Monday, January 9, 2012

Young Adult


Over last weekend, Jenny, Ashlee and I went and saw Young Adult (written by Diablo Cody). I had never even seen previews for it and was unsure of what it was about. Jenny saw it once before and said we’d like it, so off we went to the movies. Overall, I thought it was really good. Not only did it make me laugh, but it also taught me some unexpected lessons.


To sum it up, Young Adult is about Mavis Gary, a divorced, 37 year old, writer of a soon-to-be-canceled young adult book series. Mavis finds out that her high school boyfriend, Buddy, and his wife, Becky, had a baby girl. She goes back to her hometown believing that she and Buddy are meant to be together and works up a plot to get him back. It is slightly painful to see her advances toward a married man who has obviously moved on. Mavis is ridiculously diluted; you can’t help but simultaneously feel embarrassed and sorry for her. I’ll leave it to you to see how it ends.


While watching I was mortified how much I could relate with her. Now, I don’t have some married, ex-boyfriend who I am plotting to get back with, but there have been a gentleman or two who have, in the past, taken up residence in my thoughts. Ladies, you know what I mean. The kind of guy who you have some sort of history with, maybe not an official relationship, but you had a thing with one time and you really liked him.


When you think of him, you remember all those special times you spent together and how much he made you smile. You remember how he stood closer than he needed to when talking to you, that hug that lasted longer than usual, and those words he spoke when you were having a bad day. Swoon. I know I’m not the only girl that has ever over thought a guys actions and relived the times spent together.


Now I don’t think there is anything wrong with remembering those times, but on occasion I think my mind takes the reminiscing further, perhaps like what happened to Mavis in Young Adult. The time Mavis and Buddy spent together was special. They were best friends and shared so many significant milestones. It’s safe to say that Mavis got a bit carried away with trying to recreate the past. While I may have imagined how great it would be if things would have worked out with (insert name here), I have never gone so far as to attempt to break up a marriage.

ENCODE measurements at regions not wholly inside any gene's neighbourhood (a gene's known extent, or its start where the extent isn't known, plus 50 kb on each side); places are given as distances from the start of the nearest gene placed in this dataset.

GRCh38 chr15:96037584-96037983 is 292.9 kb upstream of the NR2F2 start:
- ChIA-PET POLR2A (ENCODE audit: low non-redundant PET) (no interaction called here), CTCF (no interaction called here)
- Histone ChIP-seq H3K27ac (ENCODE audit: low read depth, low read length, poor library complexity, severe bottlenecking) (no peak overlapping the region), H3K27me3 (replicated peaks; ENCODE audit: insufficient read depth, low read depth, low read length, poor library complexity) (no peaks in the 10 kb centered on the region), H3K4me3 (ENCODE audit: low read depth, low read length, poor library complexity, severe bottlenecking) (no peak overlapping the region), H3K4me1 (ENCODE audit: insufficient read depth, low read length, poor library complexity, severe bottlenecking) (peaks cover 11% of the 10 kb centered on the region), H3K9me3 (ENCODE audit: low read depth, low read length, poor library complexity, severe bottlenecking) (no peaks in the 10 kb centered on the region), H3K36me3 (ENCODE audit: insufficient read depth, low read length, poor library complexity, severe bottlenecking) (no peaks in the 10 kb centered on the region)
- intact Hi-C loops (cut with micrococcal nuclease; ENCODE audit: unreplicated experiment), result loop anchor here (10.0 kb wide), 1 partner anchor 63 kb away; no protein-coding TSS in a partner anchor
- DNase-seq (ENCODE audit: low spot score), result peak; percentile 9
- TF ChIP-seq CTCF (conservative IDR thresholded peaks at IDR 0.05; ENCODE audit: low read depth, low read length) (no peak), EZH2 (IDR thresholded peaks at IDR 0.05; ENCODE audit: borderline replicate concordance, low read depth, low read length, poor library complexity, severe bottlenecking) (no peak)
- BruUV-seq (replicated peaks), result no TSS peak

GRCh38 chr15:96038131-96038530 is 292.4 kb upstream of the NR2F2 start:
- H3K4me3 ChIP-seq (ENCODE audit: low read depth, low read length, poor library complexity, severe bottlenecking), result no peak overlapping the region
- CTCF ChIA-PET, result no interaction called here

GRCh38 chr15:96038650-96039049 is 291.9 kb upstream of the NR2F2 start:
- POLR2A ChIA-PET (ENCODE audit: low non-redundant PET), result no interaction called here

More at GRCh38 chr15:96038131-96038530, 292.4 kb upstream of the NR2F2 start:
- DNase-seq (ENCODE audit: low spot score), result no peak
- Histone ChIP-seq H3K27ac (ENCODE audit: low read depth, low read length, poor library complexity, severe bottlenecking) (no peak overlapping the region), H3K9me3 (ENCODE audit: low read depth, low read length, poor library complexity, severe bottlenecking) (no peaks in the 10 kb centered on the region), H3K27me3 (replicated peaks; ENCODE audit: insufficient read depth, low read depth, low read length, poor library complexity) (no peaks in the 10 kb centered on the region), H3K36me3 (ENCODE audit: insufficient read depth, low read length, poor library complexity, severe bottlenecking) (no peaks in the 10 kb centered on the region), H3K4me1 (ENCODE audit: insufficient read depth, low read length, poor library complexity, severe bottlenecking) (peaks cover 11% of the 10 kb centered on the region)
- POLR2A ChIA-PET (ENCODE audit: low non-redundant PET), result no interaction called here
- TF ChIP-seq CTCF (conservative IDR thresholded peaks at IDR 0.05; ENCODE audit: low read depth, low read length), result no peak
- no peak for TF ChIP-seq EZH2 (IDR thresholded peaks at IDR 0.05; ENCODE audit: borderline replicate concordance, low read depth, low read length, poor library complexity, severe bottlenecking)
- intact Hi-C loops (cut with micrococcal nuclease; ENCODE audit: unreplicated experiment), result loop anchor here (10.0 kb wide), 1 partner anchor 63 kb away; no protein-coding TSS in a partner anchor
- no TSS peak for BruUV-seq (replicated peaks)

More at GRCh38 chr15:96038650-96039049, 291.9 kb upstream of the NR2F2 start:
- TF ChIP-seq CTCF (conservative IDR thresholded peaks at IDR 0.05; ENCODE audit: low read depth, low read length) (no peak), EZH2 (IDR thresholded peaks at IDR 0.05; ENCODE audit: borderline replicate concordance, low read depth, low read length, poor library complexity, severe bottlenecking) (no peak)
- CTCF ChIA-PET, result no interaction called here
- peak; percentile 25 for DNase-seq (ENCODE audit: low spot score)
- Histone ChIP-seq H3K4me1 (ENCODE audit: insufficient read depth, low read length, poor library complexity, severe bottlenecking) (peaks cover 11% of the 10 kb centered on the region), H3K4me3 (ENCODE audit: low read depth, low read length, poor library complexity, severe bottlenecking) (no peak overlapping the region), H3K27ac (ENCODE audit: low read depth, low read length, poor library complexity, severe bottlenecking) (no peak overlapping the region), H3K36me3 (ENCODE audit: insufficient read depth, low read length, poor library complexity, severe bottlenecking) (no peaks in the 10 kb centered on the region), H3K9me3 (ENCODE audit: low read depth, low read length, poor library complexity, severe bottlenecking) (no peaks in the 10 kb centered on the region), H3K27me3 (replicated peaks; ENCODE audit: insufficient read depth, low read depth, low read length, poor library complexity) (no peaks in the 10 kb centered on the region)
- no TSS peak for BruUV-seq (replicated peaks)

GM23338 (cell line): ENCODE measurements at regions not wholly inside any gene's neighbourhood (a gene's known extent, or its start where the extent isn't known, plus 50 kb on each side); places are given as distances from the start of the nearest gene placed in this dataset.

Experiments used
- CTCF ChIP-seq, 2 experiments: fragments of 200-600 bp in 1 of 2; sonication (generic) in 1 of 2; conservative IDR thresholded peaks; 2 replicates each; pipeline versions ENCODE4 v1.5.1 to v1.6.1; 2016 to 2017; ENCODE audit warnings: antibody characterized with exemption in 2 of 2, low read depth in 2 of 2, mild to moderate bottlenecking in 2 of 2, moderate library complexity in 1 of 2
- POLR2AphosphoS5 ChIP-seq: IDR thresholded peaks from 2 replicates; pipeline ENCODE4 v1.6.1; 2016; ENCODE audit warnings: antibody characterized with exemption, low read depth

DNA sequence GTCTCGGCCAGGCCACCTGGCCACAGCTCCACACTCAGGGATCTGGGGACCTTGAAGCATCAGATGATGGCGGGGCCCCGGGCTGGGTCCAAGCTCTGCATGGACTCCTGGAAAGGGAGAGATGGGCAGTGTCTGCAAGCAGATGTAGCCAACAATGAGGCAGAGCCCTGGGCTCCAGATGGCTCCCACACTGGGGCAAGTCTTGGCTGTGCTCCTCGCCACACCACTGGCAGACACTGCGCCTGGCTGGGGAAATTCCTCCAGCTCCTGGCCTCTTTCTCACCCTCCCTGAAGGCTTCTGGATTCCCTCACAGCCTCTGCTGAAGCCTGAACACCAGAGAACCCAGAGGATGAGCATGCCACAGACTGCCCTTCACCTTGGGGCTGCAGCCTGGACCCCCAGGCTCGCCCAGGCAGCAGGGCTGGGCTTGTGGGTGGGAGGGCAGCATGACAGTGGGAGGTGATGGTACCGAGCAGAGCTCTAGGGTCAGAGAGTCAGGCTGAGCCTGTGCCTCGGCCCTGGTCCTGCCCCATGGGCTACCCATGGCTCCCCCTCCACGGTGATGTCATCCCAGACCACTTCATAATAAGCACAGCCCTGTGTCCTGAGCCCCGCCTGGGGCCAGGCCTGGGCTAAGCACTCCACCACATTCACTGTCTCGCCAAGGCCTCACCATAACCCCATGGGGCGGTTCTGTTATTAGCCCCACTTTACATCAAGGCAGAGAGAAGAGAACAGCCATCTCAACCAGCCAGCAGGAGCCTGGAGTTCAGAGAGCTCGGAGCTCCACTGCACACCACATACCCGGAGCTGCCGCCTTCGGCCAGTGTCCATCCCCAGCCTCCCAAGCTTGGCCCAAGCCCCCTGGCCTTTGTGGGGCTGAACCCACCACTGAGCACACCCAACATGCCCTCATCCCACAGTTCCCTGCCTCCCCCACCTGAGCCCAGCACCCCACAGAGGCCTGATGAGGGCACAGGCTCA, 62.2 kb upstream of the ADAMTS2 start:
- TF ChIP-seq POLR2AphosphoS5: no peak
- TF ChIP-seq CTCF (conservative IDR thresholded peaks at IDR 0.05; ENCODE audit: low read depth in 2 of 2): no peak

I think a friend of mine stated the issue perfectly on her facebook status, “It is a proven fact that your mind alters your memories each time you revisit them. Just think about that next time that the memory of an ex boyfriend makes you miss what you once had. Your mind could be making him greater than the douche bag really is.” When I first read this, after I finished laughing I realized how much truth there is in that statement. Okay, so he might not be a douche bag, but there is a reason Buddy and Mavis, he and I, you and he are no longer together. The relationship was not completely perfect, but that is how it typically gets remembered. It didn’t work out. That’s okay. Does that magically heal a broken heart? No. But I believe in time we can see broken/failed relationships as stepping stones or lessons learned and we can become better because of them. I can remember those good times fondly, but I don't have to dwell on them.


I think girls are fed lies, like, “If you just realize what I just realized then we’d be perfect for each other.” (Sorry Colbie Caillat.) Ladies, it’s not our job to make him realize that we’re perfect for each other. If it’s meant to be, it will happen. In the mean time let’s stop wasting brain time re-living past relationships and hoping for a new ending. At least that’s what I need to do. Watching Young Adult convicted me that I spend way too much time and energy imagining the perfect happily ever after with a hypothetical man who will never feel for me what I felt for him. What is silly is that 98% of the time I completely enjoy this period of my life and feel totally content being single. It’s those little lies that get into my head and cause me to doubt. Seeing this movie gave me so much perspective on my “thought life.” I feel renewed; like I have a clean slate.


I would love to hear your thoughts on this. Are you single, dating, married? Have you experienced these feelings?



P.S. Have you read this article, You Never Marry the Right Person, from Relevant Magazine?

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